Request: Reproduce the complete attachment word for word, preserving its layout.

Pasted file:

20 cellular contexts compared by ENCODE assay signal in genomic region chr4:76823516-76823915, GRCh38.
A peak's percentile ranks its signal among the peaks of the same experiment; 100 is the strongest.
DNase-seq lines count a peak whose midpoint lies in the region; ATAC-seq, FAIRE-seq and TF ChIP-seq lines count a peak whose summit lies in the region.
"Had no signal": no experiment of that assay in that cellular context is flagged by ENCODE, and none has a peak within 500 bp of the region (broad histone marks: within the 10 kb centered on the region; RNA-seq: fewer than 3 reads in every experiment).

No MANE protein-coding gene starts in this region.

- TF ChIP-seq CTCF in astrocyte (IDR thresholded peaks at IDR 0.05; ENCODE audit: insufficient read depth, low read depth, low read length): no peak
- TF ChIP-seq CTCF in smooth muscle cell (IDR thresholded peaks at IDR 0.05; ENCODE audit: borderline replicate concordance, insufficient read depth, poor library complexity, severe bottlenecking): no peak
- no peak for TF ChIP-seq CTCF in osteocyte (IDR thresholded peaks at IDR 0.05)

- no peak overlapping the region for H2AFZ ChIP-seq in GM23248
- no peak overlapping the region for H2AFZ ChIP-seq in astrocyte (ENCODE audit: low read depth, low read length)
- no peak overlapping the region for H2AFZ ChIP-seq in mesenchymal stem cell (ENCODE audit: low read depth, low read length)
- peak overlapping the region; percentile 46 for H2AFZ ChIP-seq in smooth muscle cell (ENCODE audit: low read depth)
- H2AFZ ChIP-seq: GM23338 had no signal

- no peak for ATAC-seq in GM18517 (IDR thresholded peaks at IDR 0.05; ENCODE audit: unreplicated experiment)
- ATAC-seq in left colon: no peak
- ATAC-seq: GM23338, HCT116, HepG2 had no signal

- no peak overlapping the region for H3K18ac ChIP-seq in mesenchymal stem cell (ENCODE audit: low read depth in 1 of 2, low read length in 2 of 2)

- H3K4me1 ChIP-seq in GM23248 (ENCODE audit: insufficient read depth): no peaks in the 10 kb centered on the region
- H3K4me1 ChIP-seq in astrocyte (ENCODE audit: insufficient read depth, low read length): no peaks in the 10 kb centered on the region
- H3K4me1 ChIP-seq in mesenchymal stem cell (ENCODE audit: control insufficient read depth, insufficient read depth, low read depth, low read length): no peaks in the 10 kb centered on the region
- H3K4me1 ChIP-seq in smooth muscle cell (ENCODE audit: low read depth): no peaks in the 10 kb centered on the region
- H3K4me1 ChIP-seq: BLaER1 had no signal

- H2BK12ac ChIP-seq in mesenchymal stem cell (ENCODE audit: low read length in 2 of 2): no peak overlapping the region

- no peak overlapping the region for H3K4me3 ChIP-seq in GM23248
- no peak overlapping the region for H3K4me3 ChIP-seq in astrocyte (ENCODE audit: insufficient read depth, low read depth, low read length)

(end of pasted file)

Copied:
20 cellular contexts compared by ENCODE assay signal in genomic region chr4:76823516-76823915, GRCh38.
A peak's percentile ranks its signal among the peaks of the same experiment; 100 is the strongest.
DNase-seq lines count a peak whose midpoint lies in the region; ATAC-seq, FAIRE-seq and TF ChIP-seq lines count a peak whose summit lies in the region.
"Had no signal": no experiment of that assay in that cellular context is flagged by ENCODE, and none has a peak within 500 bp of the region (broad histone marks: within the 10 kb centered on the region; RNA-seq: fewer than 3 reads in every experiment).

No MANE protein-coding gene starts in this region.

- TF ChIP-seq CTCF in astrocyte (IDR thresholded peaks at IDR 0.05; ENCODE audit: insufficient read depth, low read depth, low read length): no peak
- TF ChIP-seq CTCF in smooth muscle cell (IDR thresholded peaks at IDR 0.05; ENCODE audit: borderline replicate concordance, insufficient read depth, poor library complexity, severe bottlenecking): no peak
- no peak for TF ChIP-seq CTCF in osteocyte (IDR thresholded peaks at IDR 0.05)

- no peak overlapping the region for H2AFZ ChIP-seq in GM23248
- no peak overlapping the region for H2AFZ ChIP-seq in astrocyte (ENCODE audit: low read depth, low read length)
- no peak overlapping the region for H2AFZ ChIP-seq in mesenchymal stem cell (ENCODE audit: low read depth, low read length)
- peak overlapping the region; percentile 46 for H2AFZ ChIP-seq in smooth muscle cell (ENCODE audit: low read depth)
- H2AFZ ChIP-seq: GM23338 had no signal

- no peak for ATAC-seq in GM18517 (IDR thresholded peaks at IDR 0.05; ENCODE audit: unreplicated experiment)
- ATAC-seq in left colon: no peak
- ATAC-seq: GM23338, HCT116, HepG2 had no signal

- no peak overlapping the region for H3K18ac ChIP-seq in mesenchymal stem cell (ENCODE audit: low read depth in 1 of 2, low read length in 2 of 2)

- H3K4me1 ChIP-seq in GM23248 (ENCODE audit: insufficient read depth): no peaks in the 10 kb centered on the region
- H3K4me1 ChIP-seq in astrocyte (ENCODE audit: insufficient read depth, low read length): no peaks in the 10 kb centered on the region
- H3K4me1 ChIP-seq in mesenchymal stem cell (ENCODE audit: control insufficient read depth, insufficient read depth, low read depth, low read length): no peaks in the 10 kb centered on the region
- H3K4me1 ChIP-seq in smooth muscle cell (ENCODE audit: low read depth): no peaks in the 10 kb centered on the region
- H3K4me1 ChIP-seq: BLaER1 had no signal

- H2BK12ac ChIP-seq in mesenchymal stem cell (ENCODE audit: low read length in 2 of 2): no peak overlapping the region

- no peak overlapping the region for H3K4me3 ChIP-seq in GM23248
- no peak overlapping the region for H3K4me3 ChIP-seq in astrocyte (ENCODE audit: insufficient read depth, low read depth, low read length)